Skift Take

Investing in holograms is bold and risky. But who knows? It may appeal to some guests. And, imagine all the social media posts.

CIC Hospitality is opening 30 boutique Aiden by Best Western hotels in Scandinavia, but they won’t come with staff in the flesh and blood standing at the front desk. 

Instead, the front desks will be manned by holograms. 

The first hologram system, made by the startup Holoconnects, was installed last month into the new Aiden hotel in Herning, Denmark. BWH Hotel Group owns the Aiden brand, and CIC is the operator. 

After walking through the front door and past a motion detector, the guest is greeted with a pre-recorded hologram video that’s projected into a Holobox, the hologram box that is over 6 feet tall and 3 feet wide and contains a touchscreen that’s 86 inches tall.

The guest is then presented with options on the touchscreen, such as pre-recorded information about the hotel. The guest can indicate if help is needed from a live person, and then a customer service worker is able to connect remotely and appear as a hologram within the box. 

Having a hologram at the front could be passed off as a gimmick at first, but it plays into the operator’s long-term strategy of increasing efficiency while maintaining a personal touch, according to Thomas Furulund, operations manager for Oslo-based CIC Hospitality. That’s an issue the industry has been grappling with for years.

“Our main target is to have no administration tasks at the hotels. For customer satisfaction but also to operate our hotel more cost efficiently,” Furulund said. “Our on-site staff should basically play shuffleboard and drink coffee with our guests instead of doing the traditional tasks.”

CIC is posting a job soon for the first worker to be the hologram face for the company. 

CIC plans to install the boxes in eight Aiden hotels this year, with the aim to include them at all 30 Aiden hotels coming online in Scandinavia. 

The plan is that one staffer from a central location can answer emails and calls, and service hologram boxes as needed, for five hotels. 

Furulund said CIC wants to create “small magical moments” for guests, but the practical use for them is even more important because of financial struggles and a hospitality workforce shortage following the pandemic. 

“You should not just buy tech to buy tech; there has to be a clear strategy behind it,” Furulund said.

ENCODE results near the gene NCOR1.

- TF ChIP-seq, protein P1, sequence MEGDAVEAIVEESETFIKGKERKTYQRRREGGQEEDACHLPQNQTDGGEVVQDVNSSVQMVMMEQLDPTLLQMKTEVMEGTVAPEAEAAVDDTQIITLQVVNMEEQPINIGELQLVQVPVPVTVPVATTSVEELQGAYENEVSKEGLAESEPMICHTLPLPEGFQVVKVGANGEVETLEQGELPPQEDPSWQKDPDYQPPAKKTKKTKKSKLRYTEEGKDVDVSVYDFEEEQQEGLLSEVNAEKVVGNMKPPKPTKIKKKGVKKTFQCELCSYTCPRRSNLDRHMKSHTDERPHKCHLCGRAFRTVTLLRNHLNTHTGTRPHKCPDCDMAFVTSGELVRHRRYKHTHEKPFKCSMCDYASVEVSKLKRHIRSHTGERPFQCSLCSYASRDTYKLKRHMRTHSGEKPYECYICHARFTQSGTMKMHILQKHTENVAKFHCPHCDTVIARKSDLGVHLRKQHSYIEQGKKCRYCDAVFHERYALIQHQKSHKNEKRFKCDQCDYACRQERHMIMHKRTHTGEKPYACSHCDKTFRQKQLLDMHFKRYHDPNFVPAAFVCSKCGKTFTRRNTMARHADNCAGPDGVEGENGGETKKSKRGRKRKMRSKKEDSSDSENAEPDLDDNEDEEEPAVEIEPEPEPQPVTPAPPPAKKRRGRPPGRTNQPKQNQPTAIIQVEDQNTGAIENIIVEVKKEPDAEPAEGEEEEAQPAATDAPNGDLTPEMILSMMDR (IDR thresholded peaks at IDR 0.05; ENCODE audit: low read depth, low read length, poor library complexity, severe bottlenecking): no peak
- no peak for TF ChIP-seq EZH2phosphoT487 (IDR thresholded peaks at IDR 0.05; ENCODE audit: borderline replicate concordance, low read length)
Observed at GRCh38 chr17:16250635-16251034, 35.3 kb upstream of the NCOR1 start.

“I think it’s a balance between the five-star hotel and the ones that are fully automated. We are in between those segments. And for us, it’s important that we do not remove the human contact but try to be creative and find another way to have the human connection.”

Furulund was introduced to Holoconnects through a post on Linkedin. He emailed his manager at 3 a.m., and the conversation began. 

“We quickly decided that this is something for the future,” Furulund said. 

Andre Smith, founder and CEO of Holoconnects, got the idea for the tech with his partner and brother-in-law as a way for people to make hologram messages for their children and future generations. 

The hologram technologies they researched were dark and had poor resolution, inadequate for the vision they had. They started experimenting in a garage in the Netherlands, and after nearly 40 iterations, they designed a product to sell. 

“We invested a ton of money; we did a lot of things wrong. But eventually, we got it right,” Smith said.

The final product is made with a combination of 20 existing components from several suppliers, which are then stripped and reassembled into the box product. The inside is lined with LED lights and contains concealed Bose speakers and several types of ports. 

“All those components together creates the feeling that someone is really standing inside of the box itself,” Smith said. 

With a lot of press about the product early on, Holoconnects has done most of its business in the events and entertainment sector, as well as with governmental agencies and other groups. 

CIC Hospitality is the first company in the hotel industry to implement the Holobox product, and Smith expects more business in this sector could be the key to unlocking recurring revenue for the startup. 

“Now, we are at the beginning of creating a sustainable business model, and that’s having live holograms in hotels,” Smith said. “Instead of ‘software as a service’, we are going to label it as ‘hologram as a service.’” 

The startup now has a specialized team that can scale the product quality and the business, he said. The startup is in discussions with other hotel groups, vacation parks, and airports in Europe and the U.S., as well as a facility management group and other companies for use in business meetings.

Holoconnects is also in conversation with Arribatec, which makes hotel check-in kiosks and other software, about integrating hotel check-in into the Holobox touchscreen. 

“So that you just have one big unit where you can do everything inside the unit itself,” Smith said.

The future vision is that guests could check in and open the door with a smartphone, and the hologram could then greet the guest by name and release the room key.

For CIC Hospitality, Furulund expects the company will place the product in other hotels it owns throughout the world after testing is done in Scandinavia. 

“I’m confident that the technology will succeed and this will be the future in maybe 5 to 10 years,” Furulund said. “But we would also like to be the first one out in the Scandinavian markets, in Europe, and even the world to have a live connection receptionist as a hologram.”

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Tags: best western, bwh hotel group, hologram, hotel tech stack, hotel technology, startups, travel tech

Photo credit: The new Aiden boutique hotel in Herning, Denmark has a hologram system (pictured) at the front desk. Holoconnects / Holoconnects

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